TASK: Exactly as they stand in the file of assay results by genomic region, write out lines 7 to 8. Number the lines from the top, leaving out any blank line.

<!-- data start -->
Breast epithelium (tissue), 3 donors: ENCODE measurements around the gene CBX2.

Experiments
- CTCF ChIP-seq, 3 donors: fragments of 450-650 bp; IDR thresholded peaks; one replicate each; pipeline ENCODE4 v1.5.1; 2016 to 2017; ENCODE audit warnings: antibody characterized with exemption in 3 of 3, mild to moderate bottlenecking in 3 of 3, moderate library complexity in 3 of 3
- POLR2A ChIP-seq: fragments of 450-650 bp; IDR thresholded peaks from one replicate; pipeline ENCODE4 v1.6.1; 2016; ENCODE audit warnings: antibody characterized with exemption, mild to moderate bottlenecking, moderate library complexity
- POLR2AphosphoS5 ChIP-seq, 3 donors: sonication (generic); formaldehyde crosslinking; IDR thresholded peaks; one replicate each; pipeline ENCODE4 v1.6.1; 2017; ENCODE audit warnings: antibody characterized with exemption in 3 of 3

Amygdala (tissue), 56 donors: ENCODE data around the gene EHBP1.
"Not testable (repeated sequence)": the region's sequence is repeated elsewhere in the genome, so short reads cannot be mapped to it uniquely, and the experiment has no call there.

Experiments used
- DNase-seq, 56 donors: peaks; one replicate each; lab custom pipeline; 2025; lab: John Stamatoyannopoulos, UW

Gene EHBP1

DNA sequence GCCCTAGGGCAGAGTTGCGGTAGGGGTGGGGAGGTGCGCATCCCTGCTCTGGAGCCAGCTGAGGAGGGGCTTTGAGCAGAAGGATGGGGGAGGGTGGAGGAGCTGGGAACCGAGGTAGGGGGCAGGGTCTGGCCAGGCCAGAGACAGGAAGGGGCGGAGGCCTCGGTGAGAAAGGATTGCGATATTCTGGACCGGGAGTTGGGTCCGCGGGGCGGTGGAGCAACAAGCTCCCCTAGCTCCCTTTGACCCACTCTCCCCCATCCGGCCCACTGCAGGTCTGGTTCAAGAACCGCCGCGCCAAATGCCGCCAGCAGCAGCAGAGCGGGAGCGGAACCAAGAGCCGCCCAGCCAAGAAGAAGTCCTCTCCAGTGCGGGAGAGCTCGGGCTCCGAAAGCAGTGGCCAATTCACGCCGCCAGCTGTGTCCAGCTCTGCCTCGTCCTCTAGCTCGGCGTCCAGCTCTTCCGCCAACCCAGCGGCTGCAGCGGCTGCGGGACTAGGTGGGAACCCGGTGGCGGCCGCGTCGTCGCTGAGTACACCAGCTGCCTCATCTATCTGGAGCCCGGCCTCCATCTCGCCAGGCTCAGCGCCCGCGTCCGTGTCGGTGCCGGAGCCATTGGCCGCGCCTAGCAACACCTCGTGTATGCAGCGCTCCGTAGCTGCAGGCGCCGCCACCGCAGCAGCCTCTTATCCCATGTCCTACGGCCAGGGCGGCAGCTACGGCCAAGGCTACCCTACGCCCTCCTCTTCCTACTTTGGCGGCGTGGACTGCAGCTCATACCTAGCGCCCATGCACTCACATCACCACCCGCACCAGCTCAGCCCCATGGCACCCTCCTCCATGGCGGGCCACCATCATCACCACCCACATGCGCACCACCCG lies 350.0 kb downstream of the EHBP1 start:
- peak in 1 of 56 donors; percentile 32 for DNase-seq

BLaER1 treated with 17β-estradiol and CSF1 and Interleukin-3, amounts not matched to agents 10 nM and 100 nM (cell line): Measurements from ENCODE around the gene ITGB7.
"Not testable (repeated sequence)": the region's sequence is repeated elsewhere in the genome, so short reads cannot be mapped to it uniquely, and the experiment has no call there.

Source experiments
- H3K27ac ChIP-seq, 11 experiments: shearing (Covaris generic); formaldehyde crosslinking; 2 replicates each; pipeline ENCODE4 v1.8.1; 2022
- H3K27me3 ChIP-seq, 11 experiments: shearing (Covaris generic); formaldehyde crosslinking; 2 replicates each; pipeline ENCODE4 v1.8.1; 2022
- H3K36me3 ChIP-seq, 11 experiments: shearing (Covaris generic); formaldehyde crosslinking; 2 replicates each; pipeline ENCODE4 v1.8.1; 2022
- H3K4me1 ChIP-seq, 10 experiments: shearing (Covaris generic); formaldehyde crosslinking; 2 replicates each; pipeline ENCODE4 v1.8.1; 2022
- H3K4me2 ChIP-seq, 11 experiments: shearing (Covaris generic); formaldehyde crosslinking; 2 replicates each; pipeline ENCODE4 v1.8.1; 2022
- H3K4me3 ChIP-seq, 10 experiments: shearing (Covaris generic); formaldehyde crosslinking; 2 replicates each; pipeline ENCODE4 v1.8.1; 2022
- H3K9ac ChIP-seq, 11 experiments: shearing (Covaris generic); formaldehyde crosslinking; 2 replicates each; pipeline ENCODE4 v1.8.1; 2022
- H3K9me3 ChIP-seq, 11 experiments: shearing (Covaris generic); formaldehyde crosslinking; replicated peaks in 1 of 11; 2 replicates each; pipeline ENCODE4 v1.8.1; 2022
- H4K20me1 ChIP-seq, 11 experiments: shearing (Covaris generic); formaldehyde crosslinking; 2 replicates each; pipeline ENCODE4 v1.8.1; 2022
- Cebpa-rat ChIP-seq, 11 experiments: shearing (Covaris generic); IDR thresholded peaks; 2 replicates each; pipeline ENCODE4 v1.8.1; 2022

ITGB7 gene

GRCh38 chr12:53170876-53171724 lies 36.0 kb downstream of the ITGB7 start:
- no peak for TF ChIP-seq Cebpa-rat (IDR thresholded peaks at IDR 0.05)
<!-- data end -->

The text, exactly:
"Not testable (repeated sequence)": the region's sequence is repeated elsewhere in the genome, so short reads cannot be mapped to it uniquely, and the experiment has no call there.

Experiments used